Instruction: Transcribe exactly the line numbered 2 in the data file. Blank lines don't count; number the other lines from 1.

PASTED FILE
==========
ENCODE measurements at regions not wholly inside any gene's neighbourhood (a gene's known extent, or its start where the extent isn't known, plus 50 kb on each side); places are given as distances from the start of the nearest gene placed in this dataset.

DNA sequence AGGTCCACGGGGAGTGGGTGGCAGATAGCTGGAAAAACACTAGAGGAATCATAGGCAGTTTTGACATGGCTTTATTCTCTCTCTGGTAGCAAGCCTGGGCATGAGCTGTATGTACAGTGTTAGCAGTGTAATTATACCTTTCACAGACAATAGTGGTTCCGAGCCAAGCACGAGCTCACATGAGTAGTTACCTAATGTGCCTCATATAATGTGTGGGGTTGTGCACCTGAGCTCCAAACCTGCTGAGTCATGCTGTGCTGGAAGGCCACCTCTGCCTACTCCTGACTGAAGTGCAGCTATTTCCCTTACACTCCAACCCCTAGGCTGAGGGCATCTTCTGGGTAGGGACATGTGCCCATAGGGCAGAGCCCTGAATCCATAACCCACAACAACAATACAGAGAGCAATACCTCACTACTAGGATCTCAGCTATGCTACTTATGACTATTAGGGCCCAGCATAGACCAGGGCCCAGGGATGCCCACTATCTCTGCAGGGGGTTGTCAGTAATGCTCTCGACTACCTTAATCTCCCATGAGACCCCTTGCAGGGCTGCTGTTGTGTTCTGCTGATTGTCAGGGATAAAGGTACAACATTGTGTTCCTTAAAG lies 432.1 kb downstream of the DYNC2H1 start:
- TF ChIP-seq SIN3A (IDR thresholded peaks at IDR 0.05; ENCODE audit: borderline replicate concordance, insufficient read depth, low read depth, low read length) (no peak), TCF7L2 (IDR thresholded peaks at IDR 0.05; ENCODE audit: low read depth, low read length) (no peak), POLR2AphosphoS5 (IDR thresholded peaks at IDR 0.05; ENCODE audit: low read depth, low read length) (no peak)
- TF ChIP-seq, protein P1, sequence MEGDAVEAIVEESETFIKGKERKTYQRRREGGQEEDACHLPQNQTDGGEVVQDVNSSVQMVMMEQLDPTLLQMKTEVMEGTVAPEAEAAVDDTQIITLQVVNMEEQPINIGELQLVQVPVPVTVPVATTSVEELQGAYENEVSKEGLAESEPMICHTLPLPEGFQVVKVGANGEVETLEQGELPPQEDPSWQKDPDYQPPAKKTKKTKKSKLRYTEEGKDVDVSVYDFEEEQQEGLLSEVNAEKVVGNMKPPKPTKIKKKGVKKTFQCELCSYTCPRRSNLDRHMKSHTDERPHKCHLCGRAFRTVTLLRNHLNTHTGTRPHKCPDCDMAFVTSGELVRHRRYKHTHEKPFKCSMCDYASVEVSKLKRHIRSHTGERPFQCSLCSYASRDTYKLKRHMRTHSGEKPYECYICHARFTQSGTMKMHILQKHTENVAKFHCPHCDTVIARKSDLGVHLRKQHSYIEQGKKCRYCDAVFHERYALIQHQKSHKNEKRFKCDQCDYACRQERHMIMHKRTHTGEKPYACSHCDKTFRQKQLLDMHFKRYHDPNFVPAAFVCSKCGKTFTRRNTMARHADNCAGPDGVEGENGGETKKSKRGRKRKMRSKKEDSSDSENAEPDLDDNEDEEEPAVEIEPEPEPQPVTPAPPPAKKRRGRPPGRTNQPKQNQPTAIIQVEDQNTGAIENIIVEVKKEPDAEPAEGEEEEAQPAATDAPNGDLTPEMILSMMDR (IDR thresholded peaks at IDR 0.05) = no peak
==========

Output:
DNA sequence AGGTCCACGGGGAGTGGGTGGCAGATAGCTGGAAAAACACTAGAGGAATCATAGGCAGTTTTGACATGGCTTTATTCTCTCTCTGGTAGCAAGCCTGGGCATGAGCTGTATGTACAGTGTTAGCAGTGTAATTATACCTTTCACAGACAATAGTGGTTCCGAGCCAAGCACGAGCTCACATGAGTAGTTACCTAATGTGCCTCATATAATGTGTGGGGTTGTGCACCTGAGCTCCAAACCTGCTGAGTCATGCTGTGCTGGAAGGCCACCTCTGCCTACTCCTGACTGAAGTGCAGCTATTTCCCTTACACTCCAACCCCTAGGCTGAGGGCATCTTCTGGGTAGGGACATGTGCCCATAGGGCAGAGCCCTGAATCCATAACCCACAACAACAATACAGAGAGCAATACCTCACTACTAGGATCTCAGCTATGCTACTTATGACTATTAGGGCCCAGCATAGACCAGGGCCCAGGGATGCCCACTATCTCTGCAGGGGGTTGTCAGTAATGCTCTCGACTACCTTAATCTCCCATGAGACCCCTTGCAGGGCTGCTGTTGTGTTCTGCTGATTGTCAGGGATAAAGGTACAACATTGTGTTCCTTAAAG lies 432.1 kb downstream of the DYNC2H1 start: